As I got up, that Sadhu touched my feet. © Dr. Rajas Deshpande

Red with embarrassment and bewildered, I was too dumbstruck to speak.

“This is for the work you do” he said, and took out something from his bag. Placing it in my hand, he said “You treated me with the same love as you’d treat your own. There’s nothing more than that to learn in this world. May your life be blessed with the same love”.

As I stared at the big Rudraksha in my hand, they walked away into the dawn.

© Dr. Rajas Deshpande

PS: This is a real story. I am rather spiritual than religious, do not believe in most superstitions, but I do not also consider myself enough knowledgeable to take for granted that what I know now or for that matter what science knows today is final. As a doctor, there is no other choice than to think only scientific. But to choose only to be a doctor is optional.© Dr. Rajas Deshpande

A Policeman’s Tears

© Dr. Rajas Deshpande

“She was found unconscious and naked lying on the road. The baby was near her, moving when we found her, now she also looks unconscious” said the police constable. “Actually I had my civil dress in my jeep, I covered both with my clothes and got them here. Most likely an orphan roadside beggar”.

It was early morning, I had gone to the casualty for a call as a medicine resident, and was chatting with the CMO when this police constable had rushed in the mother and the baby, probably less than a year old. He and his colleague completed the formalities and left. The CMO was alone, so I stayed on to assist.

The lady had high grade fever and some bruises all over her body, only one on the thigh deep enough that it bled. She also had a contusion upon the head. Needless to say, unclean and unkempt, visibly quite weak and poorly fed body. There was a traditional tattoo on her forearm that said “Seeta” in distorted devnagari script. The baby was dehydrated and had fever too, with only minor contusions.

“Sending her to female ward, and the baby to paediatric” said the CMO. We completed the police information and Medicolegal form, the nurses had started the IV line for the lady. I accompanied the baby to the pediatric ward, handed her over to the resident doctor friend on duty and went to the female ward to attend the other admissions. Basic medicines for fever and head injury were started for Seeta. There was no CT scan facility in the hospital. Blood tests were sent.

In absence of relatives, it’s the interns, resident doctors and nurses who attend to the necessities of such patients. Administration mocks everyone sympathetic and compassionate to such patients, be it a government, private or corporate set up. My professor advised some more blood tests. Some tests were not available in the govt. hospital, we had to send them outside. As we had just received the stipend, money was not a big problem.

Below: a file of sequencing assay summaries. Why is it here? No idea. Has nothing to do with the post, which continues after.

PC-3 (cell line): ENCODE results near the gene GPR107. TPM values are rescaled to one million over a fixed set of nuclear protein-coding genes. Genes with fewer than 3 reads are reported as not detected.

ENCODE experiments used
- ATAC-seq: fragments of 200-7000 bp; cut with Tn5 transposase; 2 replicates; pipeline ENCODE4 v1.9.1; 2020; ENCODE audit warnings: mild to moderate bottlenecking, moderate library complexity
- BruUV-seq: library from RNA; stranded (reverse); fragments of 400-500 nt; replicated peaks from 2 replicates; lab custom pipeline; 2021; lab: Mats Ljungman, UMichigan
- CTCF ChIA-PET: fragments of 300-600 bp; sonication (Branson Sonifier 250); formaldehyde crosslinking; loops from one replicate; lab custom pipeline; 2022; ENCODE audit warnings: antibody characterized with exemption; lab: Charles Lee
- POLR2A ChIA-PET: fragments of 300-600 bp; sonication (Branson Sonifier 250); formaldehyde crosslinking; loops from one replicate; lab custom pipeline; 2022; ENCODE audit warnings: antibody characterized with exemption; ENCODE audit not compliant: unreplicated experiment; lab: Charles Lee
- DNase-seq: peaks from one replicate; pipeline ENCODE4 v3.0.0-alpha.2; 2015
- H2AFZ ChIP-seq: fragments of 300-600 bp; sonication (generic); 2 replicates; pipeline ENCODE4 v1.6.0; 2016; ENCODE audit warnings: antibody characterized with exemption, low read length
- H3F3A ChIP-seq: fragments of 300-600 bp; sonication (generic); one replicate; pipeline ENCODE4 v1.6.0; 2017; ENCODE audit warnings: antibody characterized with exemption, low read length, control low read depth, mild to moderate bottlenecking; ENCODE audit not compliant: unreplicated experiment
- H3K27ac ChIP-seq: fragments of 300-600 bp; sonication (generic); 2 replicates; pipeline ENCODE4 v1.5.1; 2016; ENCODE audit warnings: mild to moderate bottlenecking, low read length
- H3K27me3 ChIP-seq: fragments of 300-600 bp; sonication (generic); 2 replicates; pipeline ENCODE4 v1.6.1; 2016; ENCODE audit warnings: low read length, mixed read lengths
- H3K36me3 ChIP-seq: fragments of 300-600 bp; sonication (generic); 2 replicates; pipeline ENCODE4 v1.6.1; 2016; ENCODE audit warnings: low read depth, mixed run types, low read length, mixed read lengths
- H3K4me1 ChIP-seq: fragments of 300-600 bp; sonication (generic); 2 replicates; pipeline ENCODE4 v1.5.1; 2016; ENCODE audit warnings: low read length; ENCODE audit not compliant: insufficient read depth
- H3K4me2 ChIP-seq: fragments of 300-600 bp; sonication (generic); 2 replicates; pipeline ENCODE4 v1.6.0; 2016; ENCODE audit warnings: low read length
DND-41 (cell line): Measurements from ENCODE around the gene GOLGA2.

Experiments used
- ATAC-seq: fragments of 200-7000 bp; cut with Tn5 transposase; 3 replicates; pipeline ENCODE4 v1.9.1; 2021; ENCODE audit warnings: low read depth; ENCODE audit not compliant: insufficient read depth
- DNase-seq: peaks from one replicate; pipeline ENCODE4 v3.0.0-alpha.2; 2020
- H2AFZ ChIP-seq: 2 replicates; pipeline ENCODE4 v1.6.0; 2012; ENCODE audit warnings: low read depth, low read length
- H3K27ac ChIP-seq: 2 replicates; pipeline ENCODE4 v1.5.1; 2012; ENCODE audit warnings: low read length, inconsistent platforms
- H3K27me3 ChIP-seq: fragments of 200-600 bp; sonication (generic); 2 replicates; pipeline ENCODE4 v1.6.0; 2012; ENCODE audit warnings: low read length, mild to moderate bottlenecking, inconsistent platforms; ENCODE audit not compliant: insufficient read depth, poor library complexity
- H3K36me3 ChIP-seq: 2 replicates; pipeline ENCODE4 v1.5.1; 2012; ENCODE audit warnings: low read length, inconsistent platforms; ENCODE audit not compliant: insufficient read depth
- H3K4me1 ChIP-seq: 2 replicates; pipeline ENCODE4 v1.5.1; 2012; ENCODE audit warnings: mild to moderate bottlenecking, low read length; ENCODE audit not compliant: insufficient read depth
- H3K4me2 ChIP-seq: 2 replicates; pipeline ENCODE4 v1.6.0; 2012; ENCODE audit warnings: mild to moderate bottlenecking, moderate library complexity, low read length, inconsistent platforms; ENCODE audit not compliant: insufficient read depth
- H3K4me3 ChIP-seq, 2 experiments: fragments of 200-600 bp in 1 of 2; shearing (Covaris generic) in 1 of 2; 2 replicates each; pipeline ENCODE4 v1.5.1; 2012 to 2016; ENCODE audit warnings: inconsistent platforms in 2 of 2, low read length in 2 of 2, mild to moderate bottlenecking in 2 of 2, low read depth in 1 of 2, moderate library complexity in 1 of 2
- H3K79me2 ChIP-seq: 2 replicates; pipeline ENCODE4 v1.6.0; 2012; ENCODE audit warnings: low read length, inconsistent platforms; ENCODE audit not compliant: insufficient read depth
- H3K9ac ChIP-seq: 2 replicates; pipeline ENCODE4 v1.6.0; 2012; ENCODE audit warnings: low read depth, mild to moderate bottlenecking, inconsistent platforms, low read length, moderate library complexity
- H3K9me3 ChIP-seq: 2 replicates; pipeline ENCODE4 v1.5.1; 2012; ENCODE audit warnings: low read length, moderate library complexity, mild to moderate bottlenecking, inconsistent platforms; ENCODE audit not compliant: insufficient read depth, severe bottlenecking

Next evening I went to the pediatric ward to find out what was happening with the baby.
“She has had convulsions”, the resident colleague told me. We have loaded her with anticonvulsants, but she still has fever. Dr. Jain madam (new lecturer in paediatrics) has advised lumbar puncture, but there’s the consent problem”.
I went to talk to the lecturer, she was all insulting. “Don’t teach me what to do. We will send a request to the dean, and if he allows, then the resident will do the lumbar puncture” she said, “By the way, what’s your interest in this baby? Why don’t you mind your own business? I have heard about you.. you are in the student’s union na? Don’t throw your weight around me.” She said.

The dean consented to our request, and a lumbar puncture was done. The baby had probable tuberculous meningoencephalitis (infection of the brain and its coverings). Antituberculous medicines were started.

The comments of the pediatric lecturer made me extremely angry. Most of her resident doctors hated her attitude too. Those remarks soon spread and various sick, exaggerated and vulgar jokes about me caring for that orphan baby made rounds among my colleagues. But one good thing about wanting to do good is the shameless pride and courage that comes ingrained with it.

My colleague Dr. Madhu stood by me. She often reminded me: “There are five percent good people in the world, and 95 percent bad, Einstein has said, but it is the five percent good who take the world forward, they represent human race”. That has always pumped me up against all the mockery that I ever faced for being “too sensitive and compassionate to be sane”.